judicious investments and immense sales of his books. In 1867, he bought
an estate near Haslemere, Surrey, "for the purpose of enjoying inland air
and scenery." Here he built a fine Gothic mansion, which is an ideal
residence for a poet. Aldworth House is situated far up on Blackdown
Heath, and overlooks a lovely valley. It is near the northern border of
Sussex. "The prospect from the terrace of the house," says Church, "is one
of the finest in the south of England." The poet thus pictures the place
which has been his summer home for more than twenty years:

Our birches yellowing and from each
The light leaf falling fast,
While squirrels from our fiery beech
Were bearing off the mast,
You came, and look'd, and loved the view
Long-known and loved by me,
Green Sussex fading into blue
With one gray glimpse of sea.

In 1883, the Laureate had amassed property estimated to be worth £200,000.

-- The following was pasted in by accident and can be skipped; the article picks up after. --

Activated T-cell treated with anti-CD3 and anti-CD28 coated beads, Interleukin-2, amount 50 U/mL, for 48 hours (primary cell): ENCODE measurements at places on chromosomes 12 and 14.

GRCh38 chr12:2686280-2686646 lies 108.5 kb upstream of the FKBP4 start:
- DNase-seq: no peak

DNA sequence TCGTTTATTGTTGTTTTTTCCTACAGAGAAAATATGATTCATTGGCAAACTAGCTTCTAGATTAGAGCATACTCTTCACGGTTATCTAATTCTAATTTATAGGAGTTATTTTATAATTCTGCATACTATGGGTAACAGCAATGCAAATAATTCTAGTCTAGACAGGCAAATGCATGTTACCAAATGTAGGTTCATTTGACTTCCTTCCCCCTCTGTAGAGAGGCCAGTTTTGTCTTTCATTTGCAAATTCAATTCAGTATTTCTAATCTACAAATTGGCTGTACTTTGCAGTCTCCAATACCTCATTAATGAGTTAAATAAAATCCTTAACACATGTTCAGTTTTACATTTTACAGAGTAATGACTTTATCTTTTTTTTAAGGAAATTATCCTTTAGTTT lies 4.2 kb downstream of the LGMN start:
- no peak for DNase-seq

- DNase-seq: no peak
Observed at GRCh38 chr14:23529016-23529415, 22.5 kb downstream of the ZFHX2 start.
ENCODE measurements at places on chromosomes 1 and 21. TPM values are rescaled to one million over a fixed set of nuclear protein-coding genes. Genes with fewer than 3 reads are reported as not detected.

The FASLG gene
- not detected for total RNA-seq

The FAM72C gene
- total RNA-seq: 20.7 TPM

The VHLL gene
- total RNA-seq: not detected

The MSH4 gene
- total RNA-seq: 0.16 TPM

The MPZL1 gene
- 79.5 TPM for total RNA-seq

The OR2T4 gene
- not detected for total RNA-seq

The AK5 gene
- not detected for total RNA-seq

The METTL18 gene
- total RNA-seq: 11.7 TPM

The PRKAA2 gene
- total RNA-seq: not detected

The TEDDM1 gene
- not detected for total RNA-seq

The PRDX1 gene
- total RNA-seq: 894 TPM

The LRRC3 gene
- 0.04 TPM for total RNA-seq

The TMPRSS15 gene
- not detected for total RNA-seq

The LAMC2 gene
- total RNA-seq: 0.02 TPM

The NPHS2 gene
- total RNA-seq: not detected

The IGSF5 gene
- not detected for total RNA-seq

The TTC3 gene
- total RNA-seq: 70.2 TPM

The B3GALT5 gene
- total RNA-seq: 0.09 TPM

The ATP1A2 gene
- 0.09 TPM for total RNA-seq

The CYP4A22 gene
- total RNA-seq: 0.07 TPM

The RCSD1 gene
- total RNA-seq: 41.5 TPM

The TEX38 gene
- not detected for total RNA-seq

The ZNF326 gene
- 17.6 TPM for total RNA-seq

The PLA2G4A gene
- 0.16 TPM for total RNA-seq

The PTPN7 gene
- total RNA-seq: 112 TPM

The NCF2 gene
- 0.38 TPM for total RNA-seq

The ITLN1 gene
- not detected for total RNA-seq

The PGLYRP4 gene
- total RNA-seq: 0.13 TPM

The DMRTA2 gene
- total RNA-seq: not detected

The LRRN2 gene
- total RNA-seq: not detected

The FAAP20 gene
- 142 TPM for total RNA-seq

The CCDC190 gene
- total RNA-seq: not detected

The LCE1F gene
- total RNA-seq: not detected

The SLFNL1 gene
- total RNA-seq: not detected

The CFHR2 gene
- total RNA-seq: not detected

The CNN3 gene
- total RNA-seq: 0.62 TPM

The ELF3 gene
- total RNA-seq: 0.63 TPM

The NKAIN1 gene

He was offered and accepted a peerage during the latter part of this year,
and became Baron of Aldworth and Farringford, January 24, 1884. He took
his seat in the House of Lords March 11. In 1865, he declined a baronetcy
offered by the Queen as a reward for his loyal devotion to the Crown.
Whatever distinction may attach to the honorable name of Lord Tennyson,
the majority of his numerous readers prefer to call him plain Alfred
Tennyson.

It may not be widely known that Baron Tennyson has a splendid lineage, of
which he has modestly kept silent, unlike Byron. According to a writer in
the _St. James' Gazette_, who traced his ancestry back to Norman times,
Tennyson is descended from an illustrious house of "princes, soldiers, and
statesmen, famous in British or European history." Some of his remote
relatives were crowned heads - one being the celebrated Malcolm III. of